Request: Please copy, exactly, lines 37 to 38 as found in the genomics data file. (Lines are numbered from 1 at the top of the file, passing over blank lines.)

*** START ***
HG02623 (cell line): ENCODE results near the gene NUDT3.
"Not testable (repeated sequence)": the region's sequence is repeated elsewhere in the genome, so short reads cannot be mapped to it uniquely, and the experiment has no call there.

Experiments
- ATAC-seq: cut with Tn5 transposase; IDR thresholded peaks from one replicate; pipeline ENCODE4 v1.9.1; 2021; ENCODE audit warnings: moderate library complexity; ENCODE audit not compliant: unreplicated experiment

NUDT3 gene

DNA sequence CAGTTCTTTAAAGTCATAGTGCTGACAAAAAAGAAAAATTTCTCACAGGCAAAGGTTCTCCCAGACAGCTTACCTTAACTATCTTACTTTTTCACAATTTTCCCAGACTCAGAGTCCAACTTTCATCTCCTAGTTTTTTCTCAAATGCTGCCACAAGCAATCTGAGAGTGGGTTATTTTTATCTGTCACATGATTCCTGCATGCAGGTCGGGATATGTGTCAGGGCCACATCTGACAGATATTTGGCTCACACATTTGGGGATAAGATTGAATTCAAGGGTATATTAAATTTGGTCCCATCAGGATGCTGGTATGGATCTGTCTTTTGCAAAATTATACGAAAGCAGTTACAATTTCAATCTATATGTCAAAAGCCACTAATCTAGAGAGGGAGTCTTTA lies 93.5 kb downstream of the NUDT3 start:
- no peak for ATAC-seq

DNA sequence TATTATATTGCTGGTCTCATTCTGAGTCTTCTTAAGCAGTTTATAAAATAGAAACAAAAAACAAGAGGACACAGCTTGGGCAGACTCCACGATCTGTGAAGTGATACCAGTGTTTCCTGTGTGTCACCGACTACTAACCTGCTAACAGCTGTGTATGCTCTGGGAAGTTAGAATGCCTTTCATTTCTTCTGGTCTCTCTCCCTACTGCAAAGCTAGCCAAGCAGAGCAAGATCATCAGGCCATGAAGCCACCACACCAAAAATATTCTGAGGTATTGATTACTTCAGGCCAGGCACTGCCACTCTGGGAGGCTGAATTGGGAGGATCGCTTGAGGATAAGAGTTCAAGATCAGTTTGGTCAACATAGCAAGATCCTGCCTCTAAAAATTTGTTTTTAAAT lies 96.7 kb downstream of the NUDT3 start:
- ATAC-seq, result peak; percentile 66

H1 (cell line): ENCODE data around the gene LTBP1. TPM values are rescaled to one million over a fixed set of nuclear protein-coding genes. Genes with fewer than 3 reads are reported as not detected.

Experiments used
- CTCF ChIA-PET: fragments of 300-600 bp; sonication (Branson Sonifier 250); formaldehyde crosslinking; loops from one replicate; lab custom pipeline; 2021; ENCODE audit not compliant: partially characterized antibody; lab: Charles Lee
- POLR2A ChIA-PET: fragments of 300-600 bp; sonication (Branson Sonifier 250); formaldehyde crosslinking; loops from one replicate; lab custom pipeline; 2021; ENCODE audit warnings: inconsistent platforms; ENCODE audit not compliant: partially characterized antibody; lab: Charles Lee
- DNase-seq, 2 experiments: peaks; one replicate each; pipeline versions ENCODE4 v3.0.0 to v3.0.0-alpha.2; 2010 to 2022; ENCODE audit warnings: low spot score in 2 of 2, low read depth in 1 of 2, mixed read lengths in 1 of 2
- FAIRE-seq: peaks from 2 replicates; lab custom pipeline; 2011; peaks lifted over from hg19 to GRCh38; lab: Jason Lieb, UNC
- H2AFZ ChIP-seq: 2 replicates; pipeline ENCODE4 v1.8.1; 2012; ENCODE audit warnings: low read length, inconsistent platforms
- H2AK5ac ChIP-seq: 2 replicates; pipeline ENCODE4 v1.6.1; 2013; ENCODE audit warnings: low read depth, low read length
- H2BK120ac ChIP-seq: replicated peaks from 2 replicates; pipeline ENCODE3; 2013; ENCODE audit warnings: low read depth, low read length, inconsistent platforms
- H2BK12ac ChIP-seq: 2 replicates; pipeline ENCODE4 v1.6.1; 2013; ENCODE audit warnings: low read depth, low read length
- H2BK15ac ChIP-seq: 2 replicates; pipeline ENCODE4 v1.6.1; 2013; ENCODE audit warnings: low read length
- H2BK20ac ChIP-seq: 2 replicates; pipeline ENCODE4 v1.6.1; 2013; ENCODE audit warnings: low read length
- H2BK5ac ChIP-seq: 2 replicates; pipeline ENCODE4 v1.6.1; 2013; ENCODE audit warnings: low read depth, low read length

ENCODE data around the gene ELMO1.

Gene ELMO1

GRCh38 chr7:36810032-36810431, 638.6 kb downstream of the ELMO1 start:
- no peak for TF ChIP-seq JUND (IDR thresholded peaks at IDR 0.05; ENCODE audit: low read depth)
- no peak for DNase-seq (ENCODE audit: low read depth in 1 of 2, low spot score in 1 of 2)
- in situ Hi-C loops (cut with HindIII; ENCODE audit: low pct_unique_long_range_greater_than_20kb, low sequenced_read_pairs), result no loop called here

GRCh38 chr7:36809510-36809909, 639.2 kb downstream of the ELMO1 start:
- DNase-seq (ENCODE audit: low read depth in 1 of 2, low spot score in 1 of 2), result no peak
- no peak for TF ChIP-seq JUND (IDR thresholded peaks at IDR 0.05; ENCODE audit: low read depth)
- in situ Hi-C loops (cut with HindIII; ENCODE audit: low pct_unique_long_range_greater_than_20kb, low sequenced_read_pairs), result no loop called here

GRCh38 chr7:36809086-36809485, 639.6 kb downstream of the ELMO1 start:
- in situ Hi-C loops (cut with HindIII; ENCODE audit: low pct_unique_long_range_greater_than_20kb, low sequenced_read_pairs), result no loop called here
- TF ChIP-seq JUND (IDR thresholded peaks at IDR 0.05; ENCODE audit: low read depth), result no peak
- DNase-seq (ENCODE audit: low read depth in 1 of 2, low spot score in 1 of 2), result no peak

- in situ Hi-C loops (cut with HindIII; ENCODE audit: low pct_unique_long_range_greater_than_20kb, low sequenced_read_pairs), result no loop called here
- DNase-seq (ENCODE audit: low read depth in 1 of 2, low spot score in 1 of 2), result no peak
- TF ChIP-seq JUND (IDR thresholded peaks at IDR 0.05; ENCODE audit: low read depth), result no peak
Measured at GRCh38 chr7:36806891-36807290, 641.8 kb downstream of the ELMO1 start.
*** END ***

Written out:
- in situ Hi-C loops (cut with HindIII; ENCODE audit: low pct_unique_long_range_greater_than_20kb, low sequenced_read_pairs), result no loop called here
- DNase-seq (ENCODE audit: low read depth in 1 of 2, low spot score in 1 of 2), result no peak